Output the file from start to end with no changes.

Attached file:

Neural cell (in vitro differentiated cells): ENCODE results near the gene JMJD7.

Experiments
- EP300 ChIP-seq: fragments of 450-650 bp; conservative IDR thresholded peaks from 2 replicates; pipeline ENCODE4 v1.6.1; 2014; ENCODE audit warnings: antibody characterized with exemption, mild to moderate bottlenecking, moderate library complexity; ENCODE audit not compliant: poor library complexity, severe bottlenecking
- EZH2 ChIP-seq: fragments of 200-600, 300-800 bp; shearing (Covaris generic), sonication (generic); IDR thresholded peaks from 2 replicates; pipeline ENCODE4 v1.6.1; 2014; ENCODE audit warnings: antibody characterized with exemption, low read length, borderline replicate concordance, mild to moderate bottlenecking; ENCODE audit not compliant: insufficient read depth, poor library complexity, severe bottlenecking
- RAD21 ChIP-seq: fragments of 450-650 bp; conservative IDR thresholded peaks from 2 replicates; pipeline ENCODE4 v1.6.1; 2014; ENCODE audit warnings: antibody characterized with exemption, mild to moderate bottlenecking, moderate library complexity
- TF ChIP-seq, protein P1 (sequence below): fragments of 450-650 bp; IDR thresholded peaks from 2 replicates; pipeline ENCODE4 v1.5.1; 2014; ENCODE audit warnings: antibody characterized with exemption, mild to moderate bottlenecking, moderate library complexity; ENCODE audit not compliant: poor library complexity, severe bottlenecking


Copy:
Neural cell (in vitro differentiated cells): ENCODE results near the gene JMJD7.

Experiments
- EP300 ChIP-seq: fragments of 450-650 bp; conservative IDR thresholded peaks from 2 replicates; pipeline ENCODE4 v1.6.1; 2014; ENCODE audit warnings: antibody characterized with exemption, mild to moderate bottlenecking, moderate library complexity; ENCODE audit not compliant: poor library complexity, severe bottlenecking
- EZH2 ChIP-seq: fragments of 200-600, 300-800 bp; shearing (Covaris generic), sonication (generic); IDR thresholded peaks from 2 replicates; pipeline ENCODE4 v1.6.1; 2014; ENCODE audit warnings: antibody characterized with exemption, low read length, borderline replicate concordance, mild to moderate bottlenecking; ENCODE audit not compliant: insufficient read depth, poor library complexity, severe bottlenecking
- RAD21 ChIP-seq: fragments of 450-650 bp; conservative IDR thresholded peaks from 2 replicates; pipeline ENCODE4 v1.6.1; 2014; ENCODE audit warnings: antibody characterized with exemption, mild to moderate bottlenecking, moderate library complexity
- TF ChIP-seq, protein P1 (sequence below): fragments of 450-650 bp; IDR thresholded peaks from 2 replicates; pipeline ENCODE4 v1.5.1; 2014; ENCODE audit warnings: antibody characterized with exemption, mild to moderate bottlenecking, moderate library complexity; ENCODE audit not compliant: poor library complexity, severe bottlenecking